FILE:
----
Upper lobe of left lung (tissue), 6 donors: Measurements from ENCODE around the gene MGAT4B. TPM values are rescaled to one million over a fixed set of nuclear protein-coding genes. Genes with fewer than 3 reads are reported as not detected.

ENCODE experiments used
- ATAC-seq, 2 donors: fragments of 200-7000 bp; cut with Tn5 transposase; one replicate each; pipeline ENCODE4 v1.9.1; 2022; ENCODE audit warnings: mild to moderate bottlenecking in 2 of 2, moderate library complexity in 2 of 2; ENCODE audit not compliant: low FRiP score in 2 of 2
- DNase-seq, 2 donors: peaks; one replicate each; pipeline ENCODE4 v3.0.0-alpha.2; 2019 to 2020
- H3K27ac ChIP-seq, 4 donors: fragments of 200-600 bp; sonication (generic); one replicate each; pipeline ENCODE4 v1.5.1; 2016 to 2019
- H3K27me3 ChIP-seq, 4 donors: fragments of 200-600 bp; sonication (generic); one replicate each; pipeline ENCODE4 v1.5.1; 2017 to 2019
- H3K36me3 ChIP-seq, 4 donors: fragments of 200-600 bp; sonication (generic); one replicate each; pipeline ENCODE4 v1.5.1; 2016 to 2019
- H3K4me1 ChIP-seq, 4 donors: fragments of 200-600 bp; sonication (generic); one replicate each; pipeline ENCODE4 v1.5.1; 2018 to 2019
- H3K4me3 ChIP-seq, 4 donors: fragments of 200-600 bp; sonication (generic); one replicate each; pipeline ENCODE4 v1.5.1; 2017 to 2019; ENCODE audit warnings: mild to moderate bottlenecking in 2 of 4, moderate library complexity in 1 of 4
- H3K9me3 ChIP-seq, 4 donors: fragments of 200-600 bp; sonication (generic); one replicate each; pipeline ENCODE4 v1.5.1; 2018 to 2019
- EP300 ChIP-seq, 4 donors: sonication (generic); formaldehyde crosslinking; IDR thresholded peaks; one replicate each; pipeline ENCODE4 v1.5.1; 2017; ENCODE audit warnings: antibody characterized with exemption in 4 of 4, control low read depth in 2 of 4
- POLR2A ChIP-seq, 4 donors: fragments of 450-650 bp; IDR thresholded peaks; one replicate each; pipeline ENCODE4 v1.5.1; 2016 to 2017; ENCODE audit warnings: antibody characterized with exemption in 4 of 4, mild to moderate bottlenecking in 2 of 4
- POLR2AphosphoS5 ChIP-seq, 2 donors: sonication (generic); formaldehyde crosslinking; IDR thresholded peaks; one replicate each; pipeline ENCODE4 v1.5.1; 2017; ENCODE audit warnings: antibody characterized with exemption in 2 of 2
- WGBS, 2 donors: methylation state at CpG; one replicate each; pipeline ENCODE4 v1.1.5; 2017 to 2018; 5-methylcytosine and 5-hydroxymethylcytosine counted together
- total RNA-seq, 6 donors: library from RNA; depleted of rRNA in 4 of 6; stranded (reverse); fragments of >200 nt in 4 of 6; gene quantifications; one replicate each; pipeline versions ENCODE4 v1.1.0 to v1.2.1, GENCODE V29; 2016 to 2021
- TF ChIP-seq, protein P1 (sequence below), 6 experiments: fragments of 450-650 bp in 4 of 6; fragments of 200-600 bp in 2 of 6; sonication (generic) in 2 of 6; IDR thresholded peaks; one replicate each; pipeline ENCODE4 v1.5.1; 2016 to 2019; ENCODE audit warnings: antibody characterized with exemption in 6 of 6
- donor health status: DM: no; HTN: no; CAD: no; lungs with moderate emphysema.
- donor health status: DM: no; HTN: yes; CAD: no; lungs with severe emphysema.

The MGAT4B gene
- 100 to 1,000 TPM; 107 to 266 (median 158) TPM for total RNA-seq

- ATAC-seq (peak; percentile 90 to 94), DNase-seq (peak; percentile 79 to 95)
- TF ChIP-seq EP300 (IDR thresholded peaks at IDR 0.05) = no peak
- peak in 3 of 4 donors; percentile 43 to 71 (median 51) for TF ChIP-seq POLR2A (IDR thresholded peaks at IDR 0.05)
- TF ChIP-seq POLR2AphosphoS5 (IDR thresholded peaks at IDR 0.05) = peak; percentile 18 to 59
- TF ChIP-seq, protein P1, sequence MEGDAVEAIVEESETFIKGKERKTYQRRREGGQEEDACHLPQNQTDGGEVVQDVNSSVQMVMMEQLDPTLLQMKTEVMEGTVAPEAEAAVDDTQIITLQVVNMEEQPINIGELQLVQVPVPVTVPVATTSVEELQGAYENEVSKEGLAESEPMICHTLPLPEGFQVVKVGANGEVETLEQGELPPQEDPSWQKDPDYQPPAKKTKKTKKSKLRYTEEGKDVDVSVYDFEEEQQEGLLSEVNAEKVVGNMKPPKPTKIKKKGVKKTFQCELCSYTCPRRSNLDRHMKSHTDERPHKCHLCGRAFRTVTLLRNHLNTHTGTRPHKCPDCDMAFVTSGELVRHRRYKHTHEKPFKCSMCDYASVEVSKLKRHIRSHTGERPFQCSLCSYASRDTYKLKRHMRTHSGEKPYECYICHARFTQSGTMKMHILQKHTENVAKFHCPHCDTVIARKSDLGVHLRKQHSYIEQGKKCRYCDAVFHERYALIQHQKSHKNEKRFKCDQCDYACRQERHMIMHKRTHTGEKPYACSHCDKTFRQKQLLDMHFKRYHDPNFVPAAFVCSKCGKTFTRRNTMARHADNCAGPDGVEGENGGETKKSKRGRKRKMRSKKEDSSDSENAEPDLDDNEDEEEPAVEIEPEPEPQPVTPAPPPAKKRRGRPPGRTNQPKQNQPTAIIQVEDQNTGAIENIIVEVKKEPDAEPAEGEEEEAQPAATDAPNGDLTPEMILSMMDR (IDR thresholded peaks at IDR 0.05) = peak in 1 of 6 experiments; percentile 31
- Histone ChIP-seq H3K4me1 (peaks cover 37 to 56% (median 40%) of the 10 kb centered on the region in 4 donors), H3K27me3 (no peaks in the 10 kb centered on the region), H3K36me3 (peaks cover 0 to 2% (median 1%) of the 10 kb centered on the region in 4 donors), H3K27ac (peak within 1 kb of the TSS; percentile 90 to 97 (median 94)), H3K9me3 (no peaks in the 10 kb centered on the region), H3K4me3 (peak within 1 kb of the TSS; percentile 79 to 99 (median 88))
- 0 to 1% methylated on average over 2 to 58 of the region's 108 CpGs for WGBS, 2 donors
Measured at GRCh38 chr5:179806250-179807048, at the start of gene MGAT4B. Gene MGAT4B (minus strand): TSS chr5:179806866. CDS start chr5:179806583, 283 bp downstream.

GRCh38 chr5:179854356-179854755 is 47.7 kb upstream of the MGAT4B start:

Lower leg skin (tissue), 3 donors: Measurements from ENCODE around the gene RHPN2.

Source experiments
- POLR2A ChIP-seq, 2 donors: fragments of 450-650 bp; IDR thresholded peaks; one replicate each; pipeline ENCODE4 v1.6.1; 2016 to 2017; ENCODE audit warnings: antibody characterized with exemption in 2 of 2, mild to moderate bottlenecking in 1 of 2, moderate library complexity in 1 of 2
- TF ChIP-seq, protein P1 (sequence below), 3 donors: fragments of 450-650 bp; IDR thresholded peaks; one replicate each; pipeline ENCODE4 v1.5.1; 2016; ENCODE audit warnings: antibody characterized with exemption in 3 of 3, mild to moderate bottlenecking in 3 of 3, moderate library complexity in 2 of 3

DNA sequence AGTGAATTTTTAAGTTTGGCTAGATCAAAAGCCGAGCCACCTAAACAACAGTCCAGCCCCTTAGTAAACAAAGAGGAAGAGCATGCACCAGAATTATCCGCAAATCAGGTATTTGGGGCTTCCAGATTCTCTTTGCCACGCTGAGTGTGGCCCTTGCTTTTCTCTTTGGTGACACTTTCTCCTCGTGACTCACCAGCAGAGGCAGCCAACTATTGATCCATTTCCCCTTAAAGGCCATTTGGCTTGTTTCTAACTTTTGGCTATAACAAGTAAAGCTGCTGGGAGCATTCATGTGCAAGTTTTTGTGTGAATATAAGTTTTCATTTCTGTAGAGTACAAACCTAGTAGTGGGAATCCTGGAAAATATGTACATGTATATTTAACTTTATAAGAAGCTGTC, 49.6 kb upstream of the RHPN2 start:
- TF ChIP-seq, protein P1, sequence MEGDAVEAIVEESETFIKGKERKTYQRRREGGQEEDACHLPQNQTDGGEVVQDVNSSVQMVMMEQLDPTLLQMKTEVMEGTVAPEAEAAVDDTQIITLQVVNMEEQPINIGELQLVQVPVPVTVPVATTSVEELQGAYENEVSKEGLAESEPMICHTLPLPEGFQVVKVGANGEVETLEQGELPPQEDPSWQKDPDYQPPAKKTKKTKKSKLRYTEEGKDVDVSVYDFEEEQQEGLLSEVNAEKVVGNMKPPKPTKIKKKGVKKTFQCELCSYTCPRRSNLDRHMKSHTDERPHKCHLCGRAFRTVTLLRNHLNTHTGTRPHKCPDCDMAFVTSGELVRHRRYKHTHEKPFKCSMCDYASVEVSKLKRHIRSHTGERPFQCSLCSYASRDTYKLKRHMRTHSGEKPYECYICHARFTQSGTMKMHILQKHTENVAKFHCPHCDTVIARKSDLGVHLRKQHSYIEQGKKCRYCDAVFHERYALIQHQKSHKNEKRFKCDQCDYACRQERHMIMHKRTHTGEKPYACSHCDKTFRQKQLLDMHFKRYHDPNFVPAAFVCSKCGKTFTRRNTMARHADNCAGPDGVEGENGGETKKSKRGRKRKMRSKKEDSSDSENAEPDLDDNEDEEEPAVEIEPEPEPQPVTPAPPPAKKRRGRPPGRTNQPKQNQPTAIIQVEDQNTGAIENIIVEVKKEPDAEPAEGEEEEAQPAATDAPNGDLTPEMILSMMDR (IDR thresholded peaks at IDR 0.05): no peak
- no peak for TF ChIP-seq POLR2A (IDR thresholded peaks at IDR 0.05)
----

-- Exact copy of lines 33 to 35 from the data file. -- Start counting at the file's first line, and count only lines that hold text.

- TF ChIP-seq, protein P1 (sequence below), 3 donors: fragments of 450-650 bp; IDR thresholded peaks; one replicate each; pipeline ENCODE4 v1.5.1; 2016; ENCODE audit warnings: antibody characterized with exemption in 3 of 3, mild to moderate bottlenecking in 3 of 3, moderate library complexity in 2 of 3

DNA sequence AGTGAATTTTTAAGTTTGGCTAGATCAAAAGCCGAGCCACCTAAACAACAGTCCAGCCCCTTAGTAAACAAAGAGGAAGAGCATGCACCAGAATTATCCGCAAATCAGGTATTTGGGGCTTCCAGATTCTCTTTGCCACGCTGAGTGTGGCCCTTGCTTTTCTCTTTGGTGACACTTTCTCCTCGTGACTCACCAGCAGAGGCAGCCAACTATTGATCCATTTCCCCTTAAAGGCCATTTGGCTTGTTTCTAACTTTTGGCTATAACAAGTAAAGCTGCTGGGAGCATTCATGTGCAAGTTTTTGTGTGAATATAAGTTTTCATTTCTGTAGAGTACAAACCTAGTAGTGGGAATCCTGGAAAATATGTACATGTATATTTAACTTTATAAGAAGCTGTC, 49.6 kb upstream of the RHPN2 start:
- TF ChIP-seq, protein P1, sequence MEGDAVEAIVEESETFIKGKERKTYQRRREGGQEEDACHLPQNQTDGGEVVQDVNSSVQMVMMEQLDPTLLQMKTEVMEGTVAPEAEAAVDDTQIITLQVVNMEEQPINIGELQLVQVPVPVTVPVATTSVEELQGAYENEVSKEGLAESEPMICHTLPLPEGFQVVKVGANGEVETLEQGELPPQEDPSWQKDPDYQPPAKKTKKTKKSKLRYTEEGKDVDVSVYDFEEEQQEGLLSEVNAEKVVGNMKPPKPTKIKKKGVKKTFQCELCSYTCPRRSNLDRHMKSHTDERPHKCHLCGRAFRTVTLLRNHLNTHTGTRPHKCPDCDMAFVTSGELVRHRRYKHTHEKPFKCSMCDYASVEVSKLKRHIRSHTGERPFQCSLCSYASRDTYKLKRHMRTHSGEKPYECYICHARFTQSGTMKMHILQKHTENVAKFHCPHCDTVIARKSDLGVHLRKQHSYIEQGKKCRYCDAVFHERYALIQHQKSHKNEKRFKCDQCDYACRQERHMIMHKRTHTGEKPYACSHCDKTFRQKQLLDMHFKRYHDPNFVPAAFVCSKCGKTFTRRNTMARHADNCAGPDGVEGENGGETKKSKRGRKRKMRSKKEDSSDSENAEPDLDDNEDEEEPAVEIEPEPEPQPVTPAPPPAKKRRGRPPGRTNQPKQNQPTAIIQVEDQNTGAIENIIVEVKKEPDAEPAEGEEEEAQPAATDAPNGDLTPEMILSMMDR (IDR thresholded peaks at IDR 0.05): no peak